Communication a necessity for post-Brexit green business prosperity

The fear and uncertainty surrounding the vote to leave the European Union puts the UK Government under increased pressure to create a strong green policy framework, as sustainability professionals and environmentalists "go on the march" and communicate to create legislative prosperity.

That was the conclusion of a panel of sustainability experts, including the chair of the Committee on Climate Change (CCC) Lord Deben and Kingfisher’s head of government affairs Nick Lakin, both of whom called businesses and NGOs to create “opportunity from chaos” by engaging with politicians and the public over the ramifications, and potential benefits of leaving the EU.

Speaking at an Aldersgate Group event in London this morning (6 July) Lord Deben told sustainability delegates – which included the sustainability heads of Ikea and Interface – that Brexit was the “biggest example of self-harm done by a nation for probably 200 years”, but that the time has now come to “shut up” and start talking about what should happen to shape the future.

“We in Britain have done the most difficult thing of all and have made it really difficult for us to contribute to the rest of the world,” Lord Deben said. “Right now, we need to ensure that people don’t do anything for a long time without first thinking and communicating.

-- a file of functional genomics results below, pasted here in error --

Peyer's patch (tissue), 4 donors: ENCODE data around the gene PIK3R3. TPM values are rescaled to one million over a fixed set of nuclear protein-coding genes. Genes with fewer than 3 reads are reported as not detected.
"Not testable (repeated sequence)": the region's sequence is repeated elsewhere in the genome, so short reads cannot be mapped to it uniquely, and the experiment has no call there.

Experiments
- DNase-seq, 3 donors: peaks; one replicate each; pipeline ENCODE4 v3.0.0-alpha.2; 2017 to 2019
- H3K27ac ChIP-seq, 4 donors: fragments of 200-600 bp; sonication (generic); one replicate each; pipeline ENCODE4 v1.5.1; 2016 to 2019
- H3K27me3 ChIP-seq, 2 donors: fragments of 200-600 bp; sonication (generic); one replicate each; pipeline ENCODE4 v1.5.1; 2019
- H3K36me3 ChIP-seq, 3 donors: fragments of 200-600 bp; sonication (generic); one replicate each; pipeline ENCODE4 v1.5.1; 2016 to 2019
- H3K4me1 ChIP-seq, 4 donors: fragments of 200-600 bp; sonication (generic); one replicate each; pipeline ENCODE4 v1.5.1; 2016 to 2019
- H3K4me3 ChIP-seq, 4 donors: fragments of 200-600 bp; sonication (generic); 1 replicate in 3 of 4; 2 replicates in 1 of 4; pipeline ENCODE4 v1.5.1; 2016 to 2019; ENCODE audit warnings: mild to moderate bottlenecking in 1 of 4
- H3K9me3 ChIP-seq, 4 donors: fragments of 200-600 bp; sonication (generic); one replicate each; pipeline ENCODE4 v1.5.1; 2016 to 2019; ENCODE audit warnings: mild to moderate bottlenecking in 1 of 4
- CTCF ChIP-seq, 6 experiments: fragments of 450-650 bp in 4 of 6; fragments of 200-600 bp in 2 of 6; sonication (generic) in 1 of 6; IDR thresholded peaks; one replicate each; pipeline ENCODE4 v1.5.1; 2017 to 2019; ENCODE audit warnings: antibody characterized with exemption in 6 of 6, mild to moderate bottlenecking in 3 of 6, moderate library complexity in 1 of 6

“We are clearly not communicating well enough, it’s a fundamental problem of our society….a crisis in communication. It’s not just us. The rest of Europe and the US have ceased to be able to communicate with its population. We are losing the ability to be a nation because we are losing the ability to communicate.

“But we need to show that the once dirty man of Europe who became the clean man of Europe through its membership in the EU has now got to learn to be the clean man of Europe on its own.”

In order to thrive outside of the EU, Lord Deben called on businesses to ignite conversations that engage both the general public and politicians to ensure that a “well-funded intent to reduce the protection for the environment” wasn’t successful.

Communication legacy

Lord Deben’s sentiments were echoed by Kingfisher’s head of government affairs Lakin, who claimed that the DIY retailer – which operates across eight European countries – would refuse to let environmental policies that are in danger of being eroded “fall off the table”.

“We want to continue to see ambitious environmental and climate change legislation within the UK and as a business we want coherent legislation across member states,” Lakin said. “With this in mind, it is vital that exiting environmental protection legislation is not diluted or removed and, for [Kingfisher], a UK standard does not make any sense.

“Business has a role to play in showing where legislation does and doesn’t work and collaboration and communication is key. No one ever said the EU was perfect and that its policies were perfect but it was good and it’s the business role to keep improving it.”